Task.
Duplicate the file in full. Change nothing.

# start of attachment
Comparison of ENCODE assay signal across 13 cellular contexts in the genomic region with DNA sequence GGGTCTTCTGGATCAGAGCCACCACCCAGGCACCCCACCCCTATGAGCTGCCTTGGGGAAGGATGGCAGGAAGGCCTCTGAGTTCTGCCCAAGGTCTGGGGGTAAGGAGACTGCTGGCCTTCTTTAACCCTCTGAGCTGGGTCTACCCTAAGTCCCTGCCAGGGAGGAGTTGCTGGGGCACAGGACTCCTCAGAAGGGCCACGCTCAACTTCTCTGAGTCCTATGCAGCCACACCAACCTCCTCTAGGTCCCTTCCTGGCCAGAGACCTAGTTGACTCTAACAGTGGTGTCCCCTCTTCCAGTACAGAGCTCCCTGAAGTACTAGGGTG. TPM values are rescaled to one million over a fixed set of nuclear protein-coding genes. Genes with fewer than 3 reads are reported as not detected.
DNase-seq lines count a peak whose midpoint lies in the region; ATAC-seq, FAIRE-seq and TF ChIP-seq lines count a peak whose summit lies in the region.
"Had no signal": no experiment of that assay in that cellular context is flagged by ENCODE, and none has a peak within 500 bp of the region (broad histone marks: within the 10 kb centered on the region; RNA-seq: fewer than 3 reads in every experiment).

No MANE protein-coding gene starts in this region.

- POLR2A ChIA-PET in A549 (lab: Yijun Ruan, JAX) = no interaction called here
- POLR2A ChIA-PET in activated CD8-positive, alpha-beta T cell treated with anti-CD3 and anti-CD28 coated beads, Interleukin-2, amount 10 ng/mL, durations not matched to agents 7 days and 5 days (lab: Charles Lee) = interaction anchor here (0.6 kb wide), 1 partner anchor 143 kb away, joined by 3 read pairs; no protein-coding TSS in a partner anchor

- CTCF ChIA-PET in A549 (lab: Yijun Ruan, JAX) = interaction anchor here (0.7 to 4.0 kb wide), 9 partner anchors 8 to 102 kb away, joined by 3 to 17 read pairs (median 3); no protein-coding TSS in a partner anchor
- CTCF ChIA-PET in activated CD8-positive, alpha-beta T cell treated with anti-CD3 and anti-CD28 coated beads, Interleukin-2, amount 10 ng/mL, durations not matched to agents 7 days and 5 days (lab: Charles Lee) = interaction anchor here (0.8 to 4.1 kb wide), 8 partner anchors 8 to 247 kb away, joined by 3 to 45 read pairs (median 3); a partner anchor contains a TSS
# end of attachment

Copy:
Comparison of ENCODE assay signal across 13 cellular contexts in the genomic region with DNA sequence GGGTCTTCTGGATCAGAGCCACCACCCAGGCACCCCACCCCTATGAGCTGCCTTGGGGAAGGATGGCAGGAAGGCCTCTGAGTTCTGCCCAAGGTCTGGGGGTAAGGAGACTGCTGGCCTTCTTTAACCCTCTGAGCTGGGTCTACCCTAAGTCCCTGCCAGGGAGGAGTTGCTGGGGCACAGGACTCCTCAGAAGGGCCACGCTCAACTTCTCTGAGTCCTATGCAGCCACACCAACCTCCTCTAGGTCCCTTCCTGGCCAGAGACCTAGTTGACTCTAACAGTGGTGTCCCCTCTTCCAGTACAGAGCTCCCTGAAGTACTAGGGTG. TPM values are rescaled to one million over a fixed set of nuclear protein-coding genes. Genes with fewer than 3 reads are reported as not detected.
DNase-seq lines count a peak whose midpoint lies in the region; ATAC-seq, FAIRE-seq and TF ChIP-seq lines count a peak whose summit lies in the region.
"Had no signal": no experiment of that assay in that cellular context is flagged by ENCODE, and none has a peak within 500 bp of the region (broad histone marks: within the 10 kb centered on the region; RNA-seq: fewer than 3 reads in every experiment).

No MANE protein-coding gene starts in this region.

- POLR2A ChIA-PET in A549 (lab: Yijun Ruan, JAX) = no interaction called here
- POLR2A ChIA-PET in activated CD8-positive, alpha-beta T cell treated with anti-CD3 and anti-CD28 coated beads, Interleukin-2, amount 10 ng/mL, durations not matched to agents 7 days and 5 days (lab: Charles Lee) = interaction anchor here (0.6 kb wide), 1 partner anchor 143 kb away, joined by 3 read pairs; no protein-coding TSS in a partner anchor

- CTCF ChIA-PET in A549 (lab: Yijun Ruan, JAX) = interaction anchor here (0.7 to 4.0 kb wide), 9 partner anchors 8 to 102 kb away, joined by 3 to 17 read pairs (median 3); no protein-coding TSS in a partner anchor
- CTCF ChIA-PET in activated CD8-positive, alpha-beta T cell treated with anti-CD3 and anti-CD28 coated beads, Interleukin-2, amount 10 ng/mL, durations not matched to agents 7 days and 5 days (lab: Charles Lee) = interaction anchor here (0.8 to 4.1 kb wide), 8 partner anchors 8 to 247 kb away, joined by 3 to 45 read pairs (median 3); a partner anchor contains a TSS